Hamburg Studies on Maritime Affairs, International Max Planck Research School for Maritime Affairs at the University of Hamburg, 1614-2462 ; 29.
The term "hazardous wastes" covers a wide range of disused products and production wastes generated not only in industrial sectors, but also in all areas of everyday life. Hazardous wastes are to a large extent shipped by sea to third countries for recycling or disposal. While the procedural requirements for such movements are laid out in the 1989 Basel Convention, explicit rules of responsibility and liability for resulting damages are neither provided by the Basel Convention nor by other international conventions. The Liability Protocol to the Basel Convention of 1999 has not yet entered into force. This book examines the existing rules of responsibility and liability applying to States and private persons and outlines the conditions under which liability may be incurred. Subsequently, the advantages and shortcomings of the 1999 Liability Protocol are analyzed. Although this Protocol faces substantial political headwind, from a legal perspective it includes principally useful and reasonable approaches and should therefore be ratified.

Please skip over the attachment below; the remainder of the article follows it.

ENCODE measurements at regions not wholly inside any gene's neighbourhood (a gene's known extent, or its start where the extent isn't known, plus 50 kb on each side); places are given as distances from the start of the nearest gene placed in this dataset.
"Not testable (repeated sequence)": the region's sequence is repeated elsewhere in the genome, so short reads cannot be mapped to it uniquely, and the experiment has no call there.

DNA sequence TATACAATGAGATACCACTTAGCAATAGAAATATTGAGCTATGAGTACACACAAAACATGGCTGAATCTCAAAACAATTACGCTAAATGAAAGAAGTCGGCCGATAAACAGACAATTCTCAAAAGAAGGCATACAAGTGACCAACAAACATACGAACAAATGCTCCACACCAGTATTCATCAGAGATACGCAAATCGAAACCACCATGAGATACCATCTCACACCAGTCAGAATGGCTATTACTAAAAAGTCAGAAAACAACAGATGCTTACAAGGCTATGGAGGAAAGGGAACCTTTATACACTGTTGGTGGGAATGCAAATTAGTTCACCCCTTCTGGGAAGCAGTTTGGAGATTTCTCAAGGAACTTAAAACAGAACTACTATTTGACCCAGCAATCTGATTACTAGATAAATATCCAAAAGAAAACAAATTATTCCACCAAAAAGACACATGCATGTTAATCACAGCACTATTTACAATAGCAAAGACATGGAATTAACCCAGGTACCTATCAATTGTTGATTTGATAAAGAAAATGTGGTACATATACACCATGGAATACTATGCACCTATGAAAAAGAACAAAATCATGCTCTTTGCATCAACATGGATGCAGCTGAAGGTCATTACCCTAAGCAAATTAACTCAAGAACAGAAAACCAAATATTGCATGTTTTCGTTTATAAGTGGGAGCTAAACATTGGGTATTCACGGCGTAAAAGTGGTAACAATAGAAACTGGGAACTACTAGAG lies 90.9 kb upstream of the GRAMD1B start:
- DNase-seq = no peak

Formatted Contents Note
Chapter 1: Introduction Chapter 2: The International Trade in Hazardous Wastes and its Economic Background Chapter 3: The Present Legal Framework Chapter 4: Attempting an Interim Conclusion: Preconditions for an Effective Legal Regime on Liability and Compensation Chapter 5: The 1999 Basel Protocol on Liability and Compensation Chapter 6: Concluding Summary.
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